F-35 fighter jet secrets stolen from Australian defence contractor in ‘extensive’ hack

True identity of hacker codenamed “Alf” currently unclear…

David bisson
David Bisson

F-35 fighter jet secrets stolen from Australian defence contractor in 'extensive' hack

Unknown individuals stole sensitive information pertaining to Australia’s defense programs by hacking a government contractor.

News first broke of the hack on 11 October when the Australian Cyber Security Centre (ACSC) published its 2017 Threat Report. The report doesn’t provide many details on what happened. It lists the event as a case study under the title “Compromise of an Australian company with national security links.”

Here’s what it says:

“In November 2016, the ACSC became aware that a malicious cyber adversary had successfully compromised the network of a small Australian company with contracting links to national security projects. ACSC analysis confirmed that the adversary had sustained access to the network for an extended period of time and had stolen a signifi cant amount of data. The adversary remained active on the network at the time.

“Analysis showed that the adversary gained access to the victim network by exploiting an internet-facing server, then using administrative credentials to move laterally within the network, where they were able to install multiple webshells – a script that can be uploaded to a webserver to enable remote administration of the machine – throughout the network to gain and maintain further access.”

Case study

Additional details followed on Wednesday when Mitchell Clarke, the Australian Signals Directorate (ASD) incident response manager, told a conference in Sydney that the incident involved a government contractor. As part of the attack, hackers made off with 30 gigabytes of sensitive data pertaining to the Joint Strike Fighter warplane, the P-8 Poseidon surveillance plane, and other Australian defense programs.

Defence Industry Minister Christopher Pyne says he has no idea who perpetrated the breach. As quoted by BBC News:

“It could be one of a number of different actors. It could be a state actor, [or] a non-state actor. It could be someone who was working for another company.”

Alf home and awayThose close to the investigation of the hack are saying the unnamed individual, codenamed “Alf” (presumably after a character from the Australian soap opera “Home and Away”, attacked the government contractor in July 2016.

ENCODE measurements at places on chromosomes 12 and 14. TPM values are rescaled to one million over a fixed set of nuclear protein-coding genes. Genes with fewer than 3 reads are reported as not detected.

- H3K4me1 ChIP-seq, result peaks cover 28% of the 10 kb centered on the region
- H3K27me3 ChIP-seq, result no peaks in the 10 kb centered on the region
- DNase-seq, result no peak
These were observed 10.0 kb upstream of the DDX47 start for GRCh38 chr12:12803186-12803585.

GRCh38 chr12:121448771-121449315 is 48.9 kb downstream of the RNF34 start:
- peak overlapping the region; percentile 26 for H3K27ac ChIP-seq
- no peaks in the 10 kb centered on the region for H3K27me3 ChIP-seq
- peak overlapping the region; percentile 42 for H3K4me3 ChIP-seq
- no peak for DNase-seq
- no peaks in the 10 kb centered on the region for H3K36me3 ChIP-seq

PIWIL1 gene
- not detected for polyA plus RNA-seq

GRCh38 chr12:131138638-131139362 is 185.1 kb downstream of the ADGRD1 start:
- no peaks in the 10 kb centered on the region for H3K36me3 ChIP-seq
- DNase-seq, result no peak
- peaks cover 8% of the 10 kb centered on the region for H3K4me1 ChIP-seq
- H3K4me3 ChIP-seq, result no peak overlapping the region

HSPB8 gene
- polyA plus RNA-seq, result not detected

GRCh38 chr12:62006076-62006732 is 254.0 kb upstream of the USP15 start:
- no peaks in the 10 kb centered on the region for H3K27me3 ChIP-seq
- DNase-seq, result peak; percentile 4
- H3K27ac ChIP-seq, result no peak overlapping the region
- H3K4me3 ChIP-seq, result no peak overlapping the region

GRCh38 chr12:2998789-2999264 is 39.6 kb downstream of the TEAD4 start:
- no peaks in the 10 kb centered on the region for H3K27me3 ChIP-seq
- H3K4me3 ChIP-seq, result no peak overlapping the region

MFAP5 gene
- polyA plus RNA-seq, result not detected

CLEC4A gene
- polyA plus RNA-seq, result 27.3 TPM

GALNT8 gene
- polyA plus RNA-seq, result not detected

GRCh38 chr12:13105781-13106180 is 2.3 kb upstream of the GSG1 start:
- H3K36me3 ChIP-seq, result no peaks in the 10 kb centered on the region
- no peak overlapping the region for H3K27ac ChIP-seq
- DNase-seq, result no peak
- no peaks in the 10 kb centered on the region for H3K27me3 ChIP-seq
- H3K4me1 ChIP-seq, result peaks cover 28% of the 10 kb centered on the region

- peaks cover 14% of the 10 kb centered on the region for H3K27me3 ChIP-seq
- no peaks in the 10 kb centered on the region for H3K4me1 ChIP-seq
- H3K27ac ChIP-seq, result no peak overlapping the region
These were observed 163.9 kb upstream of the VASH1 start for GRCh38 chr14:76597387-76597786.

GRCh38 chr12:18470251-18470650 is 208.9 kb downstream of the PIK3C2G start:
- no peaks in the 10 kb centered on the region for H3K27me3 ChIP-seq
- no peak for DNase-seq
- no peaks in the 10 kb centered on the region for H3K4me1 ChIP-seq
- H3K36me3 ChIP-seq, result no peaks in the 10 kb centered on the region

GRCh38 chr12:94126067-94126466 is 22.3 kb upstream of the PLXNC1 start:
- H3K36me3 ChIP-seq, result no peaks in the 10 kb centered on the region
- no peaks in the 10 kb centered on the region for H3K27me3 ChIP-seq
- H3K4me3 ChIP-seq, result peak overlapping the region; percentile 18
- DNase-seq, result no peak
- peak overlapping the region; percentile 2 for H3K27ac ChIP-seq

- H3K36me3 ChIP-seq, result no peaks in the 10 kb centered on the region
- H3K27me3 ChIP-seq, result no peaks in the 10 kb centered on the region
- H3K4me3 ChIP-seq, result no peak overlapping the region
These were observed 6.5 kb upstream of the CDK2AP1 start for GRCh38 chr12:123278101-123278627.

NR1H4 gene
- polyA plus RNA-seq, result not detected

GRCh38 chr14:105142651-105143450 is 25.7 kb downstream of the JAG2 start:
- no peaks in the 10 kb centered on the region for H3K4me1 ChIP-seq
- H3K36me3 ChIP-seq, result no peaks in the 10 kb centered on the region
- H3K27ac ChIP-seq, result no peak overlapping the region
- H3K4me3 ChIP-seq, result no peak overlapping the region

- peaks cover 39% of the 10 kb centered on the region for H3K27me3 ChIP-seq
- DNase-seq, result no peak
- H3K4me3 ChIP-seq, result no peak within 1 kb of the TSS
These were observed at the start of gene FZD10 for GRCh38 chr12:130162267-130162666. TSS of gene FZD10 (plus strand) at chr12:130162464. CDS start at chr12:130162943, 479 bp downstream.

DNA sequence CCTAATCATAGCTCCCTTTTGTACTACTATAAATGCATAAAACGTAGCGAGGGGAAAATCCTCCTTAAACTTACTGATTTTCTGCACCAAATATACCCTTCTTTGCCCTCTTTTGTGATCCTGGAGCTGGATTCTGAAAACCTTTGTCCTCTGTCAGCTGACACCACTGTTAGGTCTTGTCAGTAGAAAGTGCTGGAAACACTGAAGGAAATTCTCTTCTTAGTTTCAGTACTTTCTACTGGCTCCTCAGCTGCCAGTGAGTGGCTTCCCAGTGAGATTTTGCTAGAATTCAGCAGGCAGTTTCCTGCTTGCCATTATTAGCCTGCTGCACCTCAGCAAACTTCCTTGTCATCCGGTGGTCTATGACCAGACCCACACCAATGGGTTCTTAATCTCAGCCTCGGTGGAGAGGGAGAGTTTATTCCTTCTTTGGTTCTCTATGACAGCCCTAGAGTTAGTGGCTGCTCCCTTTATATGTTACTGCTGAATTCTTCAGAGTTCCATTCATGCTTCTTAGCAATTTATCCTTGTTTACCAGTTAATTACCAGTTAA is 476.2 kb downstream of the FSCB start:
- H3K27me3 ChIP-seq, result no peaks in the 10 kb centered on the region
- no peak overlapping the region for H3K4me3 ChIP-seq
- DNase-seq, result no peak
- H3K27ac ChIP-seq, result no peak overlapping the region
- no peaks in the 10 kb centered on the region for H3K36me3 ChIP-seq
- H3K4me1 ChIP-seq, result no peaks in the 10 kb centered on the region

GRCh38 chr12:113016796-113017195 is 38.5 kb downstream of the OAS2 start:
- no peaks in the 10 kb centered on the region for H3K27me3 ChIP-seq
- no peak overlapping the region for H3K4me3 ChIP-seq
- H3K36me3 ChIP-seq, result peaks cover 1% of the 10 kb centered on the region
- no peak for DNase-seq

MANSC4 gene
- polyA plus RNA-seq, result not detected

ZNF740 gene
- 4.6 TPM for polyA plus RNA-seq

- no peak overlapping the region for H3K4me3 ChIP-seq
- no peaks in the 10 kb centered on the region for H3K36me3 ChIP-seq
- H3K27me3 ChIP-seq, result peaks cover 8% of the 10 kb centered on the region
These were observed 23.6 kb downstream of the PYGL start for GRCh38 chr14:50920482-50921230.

The ASD didn’t learn about the incident until November 2016 when a partner agency notified it, reports Bleeping Computer.

It’s currently not clear what exactly happened in the breach. ZDNet reports that Alf gained access by exploiting a 12-month-old vulnerability in the company’s IT helpdesk. They then could have moved laterally to other parts of the company’s network by brute forcing the weak passwords found to be protecting other systems.

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At the time of the incident, the defense contractor had hired just one IT staffer to secure its network.


For companies hoping to secure lucrative government contracts out there, they had better review their security defenses and make sure they’re staying on top of all known software vulnerabilities. Failure to do so could at best lose them valuable business and at worst land them in hot water with the federal government.

David Bisson is an infosec news junkie and security journalist. He works as Contributing Editor for Graham Cluley Security News and Associate Editor for Tripwire's "The State of Security" blog.

2 comments on “F-35 fighter jet secrets stolen from Australian defence contractor in ‘extensive’ hack”

  1. Mark Jacobs

    "by exploiting an internet-facing server" Mmmmm, sounds like it wasn't very secure in the first place!

    1. coyote · in reply to Mark Jacobs

      Funny. That was my thought when I read 'They then could have moved laterally to other parts of the company's network by brute forcing the weak passwords found to be protecting other systems.'.

      (More like it wasn't really protecting anything was it?)

      Funny of course means odd here; it's not at all funny but it's certainly scary. Yet sadly unsurprising to me. It's quite typical actually.

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